Renewable and Sustainable Energy Institute (RASEI)
RASEI (pronounced RAY-see) is a joint institute between the University of Colorado Boulder (CU-Boulder) and the National Renewable Energy Laboratory (NREL) addressing important, complex problems in energy that require a multidisciplinary, multi-institutional approach. Its mission is to expedite solutions that transform energy by advancing renewable energy science, engineering, and analysis through research, education, and industry partnerships. RASEI benefits from the strengths of its partner institutions. CU-Boulder is a premier institution for research and education, and its broad spectrum of capabilities and disciplines contributed to its placement of eight in research citation output among U.S. institutions of higher learning (Science, Nov. 2010). NREL is the only national laboratory solely dedicated to advancing renewable energy and energy efficiency technologies from concept to commercial application.
Natural Environment Research Council
NERC – the Natural Environment Research Council – is the driving force of investment in environmental science in the UK. NERC advances the frontier of environmental science by commissioning new research, infrastructure and training that delivers valuable scientific breakthroughs. We do this because understanding our changing planet is vital for our wellbeing and economic prosperity.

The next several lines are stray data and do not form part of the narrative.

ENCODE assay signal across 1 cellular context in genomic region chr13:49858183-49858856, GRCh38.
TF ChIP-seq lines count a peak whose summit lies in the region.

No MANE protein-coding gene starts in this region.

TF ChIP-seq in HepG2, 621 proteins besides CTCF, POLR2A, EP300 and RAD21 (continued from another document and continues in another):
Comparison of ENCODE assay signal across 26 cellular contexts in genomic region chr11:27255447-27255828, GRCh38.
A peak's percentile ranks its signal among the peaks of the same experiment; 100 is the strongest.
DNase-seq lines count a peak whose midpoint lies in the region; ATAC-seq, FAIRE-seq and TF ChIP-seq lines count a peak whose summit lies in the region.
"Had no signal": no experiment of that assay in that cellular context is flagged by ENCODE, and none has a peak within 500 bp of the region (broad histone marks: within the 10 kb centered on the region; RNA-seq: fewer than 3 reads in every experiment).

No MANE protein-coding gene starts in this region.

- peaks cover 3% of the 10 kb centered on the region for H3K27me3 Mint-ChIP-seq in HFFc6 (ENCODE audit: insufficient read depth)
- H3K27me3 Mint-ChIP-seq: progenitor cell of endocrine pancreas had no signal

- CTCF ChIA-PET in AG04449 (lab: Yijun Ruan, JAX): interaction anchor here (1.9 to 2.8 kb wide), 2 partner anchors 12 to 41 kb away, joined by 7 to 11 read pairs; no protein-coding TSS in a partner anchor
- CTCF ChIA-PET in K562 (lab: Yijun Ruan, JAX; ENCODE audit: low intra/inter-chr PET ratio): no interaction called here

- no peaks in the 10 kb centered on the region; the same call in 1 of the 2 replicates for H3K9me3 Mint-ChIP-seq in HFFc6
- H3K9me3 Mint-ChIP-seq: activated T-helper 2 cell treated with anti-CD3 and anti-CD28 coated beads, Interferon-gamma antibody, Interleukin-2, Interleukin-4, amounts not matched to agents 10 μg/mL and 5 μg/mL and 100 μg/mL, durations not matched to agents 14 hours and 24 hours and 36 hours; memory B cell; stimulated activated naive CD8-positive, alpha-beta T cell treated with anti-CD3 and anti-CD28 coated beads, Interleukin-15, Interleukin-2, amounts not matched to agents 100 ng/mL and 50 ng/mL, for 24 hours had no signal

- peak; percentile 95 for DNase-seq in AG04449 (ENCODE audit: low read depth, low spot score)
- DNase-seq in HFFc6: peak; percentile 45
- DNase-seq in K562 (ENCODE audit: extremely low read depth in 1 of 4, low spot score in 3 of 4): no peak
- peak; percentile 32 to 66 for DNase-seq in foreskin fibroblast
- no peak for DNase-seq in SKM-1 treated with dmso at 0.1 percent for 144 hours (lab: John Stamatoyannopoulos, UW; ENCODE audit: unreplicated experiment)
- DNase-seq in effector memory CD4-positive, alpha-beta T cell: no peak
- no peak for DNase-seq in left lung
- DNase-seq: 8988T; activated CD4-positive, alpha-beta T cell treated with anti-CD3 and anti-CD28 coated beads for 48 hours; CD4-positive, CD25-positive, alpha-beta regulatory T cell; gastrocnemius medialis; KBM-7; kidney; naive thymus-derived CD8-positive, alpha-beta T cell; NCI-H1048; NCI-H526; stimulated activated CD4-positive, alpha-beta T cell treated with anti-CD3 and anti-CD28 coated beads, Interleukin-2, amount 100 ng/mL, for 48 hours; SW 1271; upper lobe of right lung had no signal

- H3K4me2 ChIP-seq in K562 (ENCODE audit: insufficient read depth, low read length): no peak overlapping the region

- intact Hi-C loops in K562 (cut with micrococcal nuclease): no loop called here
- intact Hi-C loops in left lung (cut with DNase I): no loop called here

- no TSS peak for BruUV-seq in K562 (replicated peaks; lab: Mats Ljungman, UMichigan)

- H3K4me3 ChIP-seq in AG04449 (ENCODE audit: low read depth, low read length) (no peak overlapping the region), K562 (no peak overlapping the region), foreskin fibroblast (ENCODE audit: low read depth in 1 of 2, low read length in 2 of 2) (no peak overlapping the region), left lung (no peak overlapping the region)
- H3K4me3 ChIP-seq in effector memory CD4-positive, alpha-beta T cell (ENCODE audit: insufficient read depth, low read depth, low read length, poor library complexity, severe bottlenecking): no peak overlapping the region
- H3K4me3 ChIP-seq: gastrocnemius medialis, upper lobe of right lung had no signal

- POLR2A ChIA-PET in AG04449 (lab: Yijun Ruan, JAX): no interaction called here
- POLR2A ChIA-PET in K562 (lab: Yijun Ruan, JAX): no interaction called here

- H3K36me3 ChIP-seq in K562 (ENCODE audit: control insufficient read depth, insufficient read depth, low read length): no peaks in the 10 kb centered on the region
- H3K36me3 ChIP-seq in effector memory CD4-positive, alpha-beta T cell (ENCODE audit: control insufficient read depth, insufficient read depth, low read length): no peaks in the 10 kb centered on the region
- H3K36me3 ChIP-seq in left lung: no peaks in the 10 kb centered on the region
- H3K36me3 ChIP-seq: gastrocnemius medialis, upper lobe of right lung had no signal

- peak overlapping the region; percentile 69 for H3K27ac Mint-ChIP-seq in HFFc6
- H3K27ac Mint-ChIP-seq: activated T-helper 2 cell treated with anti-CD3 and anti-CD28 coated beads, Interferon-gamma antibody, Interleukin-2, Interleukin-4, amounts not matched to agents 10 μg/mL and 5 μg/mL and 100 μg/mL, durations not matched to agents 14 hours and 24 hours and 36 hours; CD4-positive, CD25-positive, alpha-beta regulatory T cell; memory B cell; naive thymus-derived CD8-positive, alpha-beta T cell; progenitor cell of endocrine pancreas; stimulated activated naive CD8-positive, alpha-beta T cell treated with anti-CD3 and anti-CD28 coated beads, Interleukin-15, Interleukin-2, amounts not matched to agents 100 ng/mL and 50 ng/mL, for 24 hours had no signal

We invest public money in world-leading science, designed to help us sustain and benefit from our natural resources, predict and respond to natural hazards and understand environmental change. We work closely with policymakers and industry to make sure our knowledge can support sustainable economic growth and wellbeing in the UK and around the world.